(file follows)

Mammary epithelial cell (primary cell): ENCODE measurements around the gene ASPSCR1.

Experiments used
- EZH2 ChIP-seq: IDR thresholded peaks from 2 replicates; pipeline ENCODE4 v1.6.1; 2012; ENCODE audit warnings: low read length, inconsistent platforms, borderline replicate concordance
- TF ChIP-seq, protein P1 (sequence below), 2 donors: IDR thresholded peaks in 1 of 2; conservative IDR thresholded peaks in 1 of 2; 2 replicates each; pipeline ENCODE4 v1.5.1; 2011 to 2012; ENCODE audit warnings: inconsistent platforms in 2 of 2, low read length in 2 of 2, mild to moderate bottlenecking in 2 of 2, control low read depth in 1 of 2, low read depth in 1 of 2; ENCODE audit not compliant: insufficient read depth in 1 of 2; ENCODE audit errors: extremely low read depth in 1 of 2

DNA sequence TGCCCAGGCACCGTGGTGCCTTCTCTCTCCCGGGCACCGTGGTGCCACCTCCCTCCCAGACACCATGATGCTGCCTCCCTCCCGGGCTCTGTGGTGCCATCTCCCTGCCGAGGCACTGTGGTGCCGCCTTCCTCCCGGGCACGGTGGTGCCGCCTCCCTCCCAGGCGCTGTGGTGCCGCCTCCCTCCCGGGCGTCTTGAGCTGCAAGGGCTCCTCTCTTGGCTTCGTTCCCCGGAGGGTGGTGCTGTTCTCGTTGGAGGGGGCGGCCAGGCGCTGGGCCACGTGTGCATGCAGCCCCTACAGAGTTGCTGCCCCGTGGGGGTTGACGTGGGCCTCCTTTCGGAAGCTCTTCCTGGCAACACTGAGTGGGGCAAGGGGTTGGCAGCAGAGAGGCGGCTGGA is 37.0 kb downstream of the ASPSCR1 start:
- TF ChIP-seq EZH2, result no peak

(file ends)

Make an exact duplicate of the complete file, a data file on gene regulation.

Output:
Mammary epithelial cell (primary cell): ENCODE measurements around the gene ASPSCR1.

Experiments used
- EZH2 ChIP-seq: IDR thresholded peaks from 2 replicates; pipeline ENCODE4 v1.6.1; 2012; ENCODE audit warnings: low read length, inconsistent platforms, borderline replicate concordance
- TF ChIP-seq, protein P1 (sequence below), 2 donors: IDR thresholded peaks in 1 of 2; conservative IDR thresholded peaks in 1 of 2; 2 replicates each; pipeline ENCODE4 v1.5.1; 2011 to 2012; ENCODE audit warnings: inconsistent platforms in 2 of 2, low read length in 2 of 2, mild to moderate bottlenecking in 2 of 2, control low read depth in 1 of 2, low read depth in 1 of 2; ENCODE audit not compliant: insufficient read depth in 1 of 2; ENCODE audit errors: extremely low read depth in 1 of 2

DNA sequence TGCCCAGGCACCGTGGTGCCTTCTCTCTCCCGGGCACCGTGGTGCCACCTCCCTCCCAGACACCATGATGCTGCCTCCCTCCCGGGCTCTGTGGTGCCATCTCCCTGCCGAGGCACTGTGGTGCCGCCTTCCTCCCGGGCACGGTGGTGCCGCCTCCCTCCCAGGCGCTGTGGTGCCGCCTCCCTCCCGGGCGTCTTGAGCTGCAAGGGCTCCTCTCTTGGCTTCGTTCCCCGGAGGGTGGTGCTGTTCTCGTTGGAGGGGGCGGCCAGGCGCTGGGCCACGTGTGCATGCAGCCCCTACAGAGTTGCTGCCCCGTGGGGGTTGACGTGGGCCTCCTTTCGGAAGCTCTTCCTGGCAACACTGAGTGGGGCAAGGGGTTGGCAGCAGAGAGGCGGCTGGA is 37.0 kb downstream of the ASPSCR1 start:
- TF ChIP-seq EZH2, result no peak